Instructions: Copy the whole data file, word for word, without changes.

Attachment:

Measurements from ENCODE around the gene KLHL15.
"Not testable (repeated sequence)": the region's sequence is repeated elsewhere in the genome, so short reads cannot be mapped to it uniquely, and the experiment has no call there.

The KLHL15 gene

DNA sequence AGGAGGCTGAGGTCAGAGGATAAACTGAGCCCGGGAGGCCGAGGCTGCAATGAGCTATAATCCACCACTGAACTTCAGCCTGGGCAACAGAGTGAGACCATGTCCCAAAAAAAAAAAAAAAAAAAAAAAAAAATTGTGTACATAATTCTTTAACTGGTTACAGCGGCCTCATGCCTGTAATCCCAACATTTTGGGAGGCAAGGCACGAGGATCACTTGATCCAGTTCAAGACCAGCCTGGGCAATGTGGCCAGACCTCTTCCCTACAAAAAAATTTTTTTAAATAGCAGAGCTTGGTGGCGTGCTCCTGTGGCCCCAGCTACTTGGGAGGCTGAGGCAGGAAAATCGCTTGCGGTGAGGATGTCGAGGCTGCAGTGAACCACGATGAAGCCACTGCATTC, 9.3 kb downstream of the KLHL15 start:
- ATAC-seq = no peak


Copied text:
Measurements from ENCODE around the gene KLHL15.
"Not testable (repeated sequence)": the region's sequence is repeated elsewhere in the genome, so short reads cannot be mapped to it uniquely, and the experiment has no call there.

The KLHL15 gene

DNA sequence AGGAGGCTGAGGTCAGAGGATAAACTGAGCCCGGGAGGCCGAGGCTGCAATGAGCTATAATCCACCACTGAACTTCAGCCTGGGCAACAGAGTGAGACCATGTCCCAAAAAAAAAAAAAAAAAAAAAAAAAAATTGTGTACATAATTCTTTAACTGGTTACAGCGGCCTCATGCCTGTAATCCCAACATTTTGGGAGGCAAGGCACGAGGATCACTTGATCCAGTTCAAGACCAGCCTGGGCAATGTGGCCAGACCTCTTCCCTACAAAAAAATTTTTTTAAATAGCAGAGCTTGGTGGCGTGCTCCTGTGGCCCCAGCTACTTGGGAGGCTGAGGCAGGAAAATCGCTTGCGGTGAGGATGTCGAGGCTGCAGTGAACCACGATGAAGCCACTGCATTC, 9.3 kb downstream of the KLHL15 start:
- ATAC-seq = no peak